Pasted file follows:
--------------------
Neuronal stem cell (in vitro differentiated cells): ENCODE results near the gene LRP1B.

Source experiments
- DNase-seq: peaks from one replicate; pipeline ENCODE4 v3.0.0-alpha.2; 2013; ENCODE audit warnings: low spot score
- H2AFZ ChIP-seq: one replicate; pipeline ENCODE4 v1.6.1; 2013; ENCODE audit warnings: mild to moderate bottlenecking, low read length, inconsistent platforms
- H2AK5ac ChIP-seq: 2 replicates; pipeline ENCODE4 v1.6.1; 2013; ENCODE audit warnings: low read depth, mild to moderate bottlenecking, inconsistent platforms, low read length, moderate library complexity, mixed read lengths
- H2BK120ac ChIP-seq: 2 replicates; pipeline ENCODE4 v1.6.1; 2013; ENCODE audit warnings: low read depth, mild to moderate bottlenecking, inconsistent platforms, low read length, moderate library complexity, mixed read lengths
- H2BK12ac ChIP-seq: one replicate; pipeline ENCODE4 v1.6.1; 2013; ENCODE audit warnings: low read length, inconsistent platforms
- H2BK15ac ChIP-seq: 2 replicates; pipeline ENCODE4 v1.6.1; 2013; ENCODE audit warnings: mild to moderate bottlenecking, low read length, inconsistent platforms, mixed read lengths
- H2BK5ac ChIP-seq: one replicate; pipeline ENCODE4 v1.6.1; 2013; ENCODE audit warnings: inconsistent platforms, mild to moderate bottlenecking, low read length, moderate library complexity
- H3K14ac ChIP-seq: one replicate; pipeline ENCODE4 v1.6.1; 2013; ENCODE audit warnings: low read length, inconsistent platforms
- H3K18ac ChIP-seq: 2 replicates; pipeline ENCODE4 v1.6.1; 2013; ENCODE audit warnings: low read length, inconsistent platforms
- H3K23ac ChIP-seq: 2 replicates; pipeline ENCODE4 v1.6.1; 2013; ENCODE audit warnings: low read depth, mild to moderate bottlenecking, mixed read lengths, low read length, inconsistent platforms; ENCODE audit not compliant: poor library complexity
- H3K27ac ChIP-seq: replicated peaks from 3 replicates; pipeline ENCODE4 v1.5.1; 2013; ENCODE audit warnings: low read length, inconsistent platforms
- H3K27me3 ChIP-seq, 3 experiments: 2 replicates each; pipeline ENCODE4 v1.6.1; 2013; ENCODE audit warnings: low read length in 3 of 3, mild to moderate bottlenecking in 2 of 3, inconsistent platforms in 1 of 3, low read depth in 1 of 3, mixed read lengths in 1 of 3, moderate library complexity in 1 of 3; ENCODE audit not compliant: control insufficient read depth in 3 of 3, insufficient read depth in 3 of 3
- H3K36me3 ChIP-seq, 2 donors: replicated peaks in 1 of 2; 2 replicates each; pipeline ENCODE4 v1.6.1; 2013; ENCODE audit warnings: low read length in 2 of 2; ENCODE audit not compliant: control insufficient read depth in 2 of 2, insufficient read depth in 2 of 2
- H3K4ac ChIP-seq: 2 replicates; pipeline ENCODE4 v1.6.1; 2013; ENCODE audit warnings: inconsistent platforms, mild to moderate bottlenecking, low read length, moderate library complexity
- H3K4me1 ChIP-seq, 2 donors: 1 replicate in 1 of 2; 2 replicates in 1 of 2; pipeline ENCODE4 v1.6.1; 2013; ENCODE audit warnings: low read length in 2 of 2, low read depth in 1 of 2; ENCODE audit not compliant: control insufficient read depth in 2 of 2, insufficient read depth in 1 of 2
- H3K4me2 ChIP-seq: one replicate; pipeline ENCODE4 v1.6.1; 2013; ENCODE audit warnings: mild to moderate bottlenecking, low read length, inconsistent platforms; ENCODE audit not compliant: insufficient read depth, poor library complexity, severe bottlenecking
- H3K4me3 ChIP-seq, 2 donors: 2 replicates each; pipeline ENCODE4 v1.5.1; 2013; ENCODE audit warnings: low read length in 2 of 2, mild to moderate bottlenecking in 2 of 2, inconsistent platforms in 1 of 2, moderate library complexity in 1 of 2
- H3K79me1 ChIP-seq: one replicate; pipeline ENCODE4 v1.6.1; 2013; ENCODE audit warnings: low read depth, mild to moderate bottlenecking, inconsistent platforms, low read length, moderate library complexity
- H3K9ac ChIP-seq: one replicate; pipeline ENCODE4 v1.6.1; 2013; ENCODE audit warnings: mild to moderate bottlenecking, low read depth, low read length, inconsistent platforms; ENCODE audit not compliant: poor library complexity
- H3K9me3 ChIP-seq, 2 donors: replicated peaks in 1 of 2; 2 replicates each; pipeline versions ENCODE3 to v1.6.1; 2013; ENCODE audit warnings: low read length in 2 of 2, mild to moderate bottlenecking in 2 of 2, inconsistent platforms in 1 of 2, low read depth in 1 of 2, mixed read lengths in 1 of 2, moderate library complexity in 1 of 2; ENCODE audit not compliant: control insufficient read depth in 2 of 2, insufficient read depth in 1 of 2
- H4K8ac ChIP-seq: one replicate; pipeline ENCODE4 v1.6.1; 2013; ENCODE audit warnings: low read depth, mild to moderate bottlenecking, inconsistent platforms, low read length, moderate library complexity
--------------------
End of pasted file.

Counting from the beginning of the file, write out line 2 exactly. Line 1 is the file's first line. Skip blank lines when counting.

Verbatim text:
Source experiments